Intelligent Energy

Paris powers up the Seine with hydrokinetic energy

Paris powers up the Seine with hydrokinetic energy

Posting in Cities

The City of Light aims to make renewable energy fashionable, with the help of its famous river. Paris asks power companies to design turbines to capture the Seine's currents.

Earlier this month, I discussed new efforts to tap the flowing energy of American rivers (see: Hydrokinetic energy on the Mississippi). Apparently, in-stream hydrokinetic power is en vogue elsewhere, as Paris now seeks to do the same with its famously romantic river, the Seine.

This week the City of Paris is asking power companies to devise river-current capturing schemes in four places: Pont du Garigliano, Pont de la Tournelle, Pont Marie and Pont au Change. The French capital plans to then place two turbines, or hydroliennes, at each location.

Interestingly, while some have ambitiously reported that hydrokinetic energy might one day power all of New Orleans (once a French city itself), the Parisians seem to be dabbling in the in-stream tech as more of an educational effort.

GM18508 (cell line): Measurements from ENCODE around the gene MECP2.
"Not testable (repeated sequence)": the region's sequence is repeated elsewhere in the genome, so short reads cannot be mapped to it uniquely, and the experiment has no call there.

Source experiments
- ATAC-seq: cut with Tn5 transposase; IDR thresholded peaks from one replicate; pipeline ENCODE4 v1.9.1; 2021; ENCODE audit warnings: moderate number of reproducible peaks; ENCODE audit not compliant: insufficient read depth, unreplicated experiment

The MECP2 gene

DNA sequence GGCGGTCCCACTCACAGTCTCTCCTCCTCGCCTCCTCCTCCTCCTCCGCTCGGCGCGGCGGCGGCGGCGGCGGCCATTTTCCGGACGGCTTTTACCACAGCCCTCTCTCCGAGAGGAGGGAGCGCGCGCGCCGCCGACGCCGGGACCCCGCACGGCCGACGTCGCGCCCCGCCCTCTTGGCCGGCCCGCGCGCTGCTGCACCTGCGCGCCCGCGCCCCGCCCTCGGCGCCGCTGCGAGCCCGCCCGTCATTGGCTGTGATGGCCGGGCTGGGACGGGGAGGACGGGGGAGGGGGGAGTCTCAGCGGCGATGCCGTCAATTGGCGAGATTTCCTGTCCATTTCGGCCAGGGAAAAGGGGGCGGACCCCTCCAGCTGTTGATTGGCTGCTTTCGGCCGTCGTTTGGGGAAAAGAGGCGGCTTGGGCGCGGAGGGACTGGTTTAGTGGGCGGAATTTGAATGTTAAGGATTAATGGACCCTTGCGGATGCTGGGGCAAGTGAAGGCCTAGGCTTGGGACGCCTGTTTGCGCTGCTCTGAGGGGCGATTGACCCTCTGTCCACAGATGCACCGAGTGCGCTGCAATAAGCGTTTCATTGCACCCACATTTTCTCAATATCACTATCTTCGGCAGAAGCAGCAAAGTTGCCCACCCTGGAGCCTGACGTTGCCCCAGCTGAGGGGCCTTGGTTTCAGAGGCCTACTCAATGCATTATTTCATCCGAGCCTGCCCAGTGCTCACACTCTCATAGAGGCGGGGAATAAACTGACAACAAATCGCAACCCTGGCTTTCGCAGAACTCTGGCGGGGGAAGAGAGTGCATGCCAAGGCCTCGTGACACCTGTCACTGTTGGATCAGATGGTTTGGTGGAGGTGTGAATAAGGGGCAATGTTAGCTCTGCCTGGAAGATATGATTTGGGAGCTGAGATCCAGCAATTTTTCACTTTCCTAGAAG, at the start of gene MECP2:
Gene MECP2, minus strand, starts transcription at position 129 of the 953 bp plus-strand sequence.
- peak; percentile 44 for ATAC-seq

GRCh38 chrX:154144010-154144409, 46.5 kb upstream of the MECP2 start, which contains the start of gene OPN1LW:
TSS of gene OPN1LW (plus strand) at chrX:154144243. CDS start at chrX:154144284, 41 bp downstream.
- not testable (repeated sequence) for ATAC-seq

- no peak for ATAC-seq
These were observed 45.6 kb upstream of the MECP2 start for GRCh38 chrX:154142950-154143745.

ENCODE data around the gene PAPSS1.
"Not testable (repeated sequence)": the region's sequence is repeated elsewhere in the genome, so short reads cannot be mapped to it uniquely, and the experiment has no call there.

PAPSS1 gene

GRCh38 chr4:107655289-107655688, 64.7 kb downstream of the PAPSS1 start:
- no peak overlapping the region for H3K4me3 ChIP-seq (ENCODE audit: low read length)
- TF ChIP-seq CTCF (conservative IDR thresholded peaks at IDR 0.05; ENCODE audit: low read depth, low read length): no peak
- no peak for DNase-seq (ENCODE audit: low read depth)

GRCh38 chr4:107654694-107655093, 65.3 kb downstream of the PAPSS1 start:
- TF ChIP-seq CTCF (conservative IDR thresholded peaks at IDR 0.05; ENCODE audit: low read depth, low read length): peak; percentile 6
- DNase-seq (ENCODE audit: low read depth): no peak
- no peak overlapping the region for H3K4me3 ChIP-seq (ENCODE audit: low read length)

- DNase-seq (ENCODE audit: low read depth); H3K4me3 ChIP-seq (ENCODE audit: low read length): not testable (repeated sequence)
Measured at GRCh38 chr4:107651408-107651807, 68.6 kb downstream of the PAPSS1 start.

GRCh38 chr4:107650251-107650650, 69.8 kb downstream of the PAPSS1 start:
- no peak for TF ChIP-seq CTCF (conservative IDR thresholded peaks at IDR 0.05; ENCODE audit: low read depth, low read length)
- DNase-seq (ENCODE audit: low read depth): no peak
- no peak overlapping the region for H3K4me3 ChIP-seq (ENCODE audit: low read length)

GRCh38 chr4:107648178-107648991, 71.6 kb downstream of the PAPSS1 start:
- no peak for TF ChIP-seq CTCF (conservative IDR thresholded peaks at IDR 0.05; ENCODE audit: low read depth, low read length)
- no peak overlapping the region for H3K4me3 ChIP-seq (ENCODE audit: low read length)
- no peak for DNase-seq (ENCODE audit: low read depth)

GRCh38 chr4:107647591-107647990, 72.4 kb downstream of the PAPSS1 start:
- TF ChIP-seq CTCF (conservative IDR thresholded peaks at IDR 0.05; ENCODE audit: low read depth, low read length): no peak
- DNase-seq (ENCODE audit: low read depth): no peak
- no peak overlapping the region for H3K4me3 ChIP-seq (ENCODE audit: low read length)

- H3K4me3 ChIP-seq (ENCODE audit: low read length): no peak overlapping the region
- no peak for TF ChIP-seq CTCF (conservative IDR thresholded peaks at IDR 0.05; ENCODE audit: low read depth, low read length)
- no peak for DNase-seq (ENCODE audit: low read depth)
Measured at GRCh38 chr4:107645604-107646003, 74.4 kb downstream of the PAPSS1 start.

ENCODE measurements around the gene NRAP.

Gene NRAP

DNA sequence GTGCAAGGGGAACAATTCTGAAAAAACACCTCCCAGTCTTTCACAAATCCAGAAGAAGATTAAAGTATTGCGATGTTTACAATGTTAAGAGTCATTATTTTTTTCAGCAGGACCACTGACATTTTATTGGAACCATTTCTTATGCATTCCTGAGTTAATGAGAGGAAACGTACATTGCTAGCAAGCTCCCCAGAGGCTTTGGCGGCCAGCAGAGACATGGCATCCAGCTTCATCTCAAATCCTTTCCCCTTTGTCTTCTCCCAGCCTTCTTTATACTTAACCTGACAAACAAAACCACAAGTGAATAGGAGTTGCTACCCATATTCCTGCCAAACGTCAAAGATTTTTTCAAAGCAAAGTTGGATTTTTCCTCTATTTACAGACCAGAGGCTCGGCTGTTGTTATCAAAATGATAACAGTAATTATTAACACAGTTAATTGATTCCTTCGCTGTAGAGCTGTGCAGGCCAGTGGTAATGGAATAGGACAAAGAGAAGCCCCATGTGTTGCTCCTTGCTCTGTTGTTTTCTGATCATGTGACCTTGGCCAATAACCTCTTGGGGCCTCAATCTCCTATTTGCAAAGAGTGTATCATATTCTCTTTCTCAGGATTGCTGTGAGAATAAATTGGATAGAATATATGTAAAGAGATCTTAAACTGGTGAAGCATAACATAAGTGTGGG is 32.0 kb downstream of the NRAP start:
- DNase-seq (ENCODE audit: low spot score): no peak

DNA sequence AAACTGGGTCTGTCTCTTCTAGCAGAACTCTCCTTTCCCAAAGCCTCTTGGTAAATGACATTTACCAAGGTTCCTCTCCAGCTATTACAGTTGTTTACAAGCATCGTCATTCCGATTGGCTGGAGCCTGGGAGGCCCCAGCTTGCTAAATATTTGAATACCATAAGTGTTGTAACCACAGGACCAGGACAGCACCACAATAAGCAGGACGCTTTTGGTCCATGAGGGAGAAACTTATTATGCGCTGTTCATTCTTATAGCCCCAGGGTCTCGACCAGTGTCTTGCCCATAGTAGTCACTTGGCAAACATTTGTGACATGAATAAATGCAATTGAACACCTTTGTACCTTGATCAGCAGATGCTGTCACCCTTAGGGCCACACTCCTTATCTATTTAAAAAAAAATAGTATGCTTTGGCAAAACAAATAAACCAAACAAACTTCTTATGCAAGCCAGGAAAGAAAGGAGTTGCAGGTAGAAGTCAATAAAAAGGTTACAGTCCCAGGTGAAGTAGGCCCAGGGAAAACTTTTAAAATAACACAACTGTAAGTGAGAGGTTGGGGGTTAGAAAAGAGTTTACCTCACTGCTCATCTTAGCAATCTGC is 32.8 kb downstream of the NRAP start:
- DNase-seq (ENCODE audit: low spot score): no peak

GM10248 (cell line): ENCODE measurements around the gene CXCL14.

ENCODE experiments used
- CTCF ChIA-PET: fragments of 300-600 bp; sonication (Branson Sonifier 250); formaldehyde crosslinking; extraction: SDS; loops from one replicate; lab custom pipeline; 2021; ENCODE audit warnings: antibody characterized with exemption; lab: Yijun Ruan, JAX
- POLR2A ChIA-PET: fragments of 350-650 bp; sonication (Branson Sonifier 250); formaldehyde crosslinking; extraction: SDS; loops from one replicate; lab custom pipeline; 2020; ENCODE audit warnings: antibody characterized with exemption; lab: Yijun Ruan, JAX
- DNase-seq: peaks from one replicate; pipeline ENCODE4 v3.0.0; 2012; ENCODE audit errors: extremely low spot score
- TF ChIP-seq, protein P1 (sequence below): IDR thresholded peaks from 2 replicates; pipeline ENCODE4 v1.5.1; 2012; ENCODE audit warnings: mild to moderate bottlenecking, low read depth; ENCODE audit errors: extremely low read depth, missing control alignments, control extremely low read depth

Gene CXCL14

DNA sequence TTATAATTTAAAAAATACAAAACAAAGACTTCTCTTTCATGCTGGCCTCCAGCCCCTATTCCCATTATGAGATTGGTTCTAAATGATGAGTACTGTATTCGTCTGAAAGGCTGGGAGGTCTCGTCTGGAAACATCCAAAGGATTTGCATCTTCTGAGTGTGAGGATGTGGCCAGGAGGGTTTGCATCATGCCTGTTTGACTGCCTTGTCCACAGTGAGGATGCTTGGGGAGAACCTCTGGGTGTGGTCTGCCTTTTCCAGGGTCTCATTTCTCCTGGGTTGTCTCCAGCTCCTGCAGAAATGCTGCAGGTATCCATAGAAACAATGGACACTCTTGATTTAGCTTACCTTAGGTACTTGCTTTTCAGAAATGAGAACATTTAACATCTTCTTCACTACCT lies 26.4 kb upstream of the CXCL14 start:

Denis Baupin, deputy mayor of Paris, tells the The Guardian:

We're not expecting the moon and the stars with these techniques, but the educational impact of these experiments is just as important. Vélib [Paris's free bicycle scheme] has made Parisians realise they can use cycles in the city, and these renewable energy schemes will make them aware of the need to watch what they consume.

Just how much the turbines will affect the Parisian consumer psyche is unknown, as is the number of kilowatt hours the Seine's current might produce while passing through them. But in the hopes of installing the 8 hydroliennes by spring 2011, the city is asking for proposals to be submitted by fall.

They will announce the winner in January. Bonne chance!

Via: The Guardian
Image: Flickr/D. [SansPretentionAucune] (•̪●) ✪

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Melissa Mahony

Contributing Editor

Contributing Editor Melissa Mahony has written for Scientific American Mind, Audubon Magazine, Plenty Magazine and LiveScience. Formerly, she was an editor at Wildlife Conservation magazine. She holds degrees from Boston College and New York University's Science, Health, and Environmental Reporting Program. She is based in New York. Follow her on Twitter. Disclosure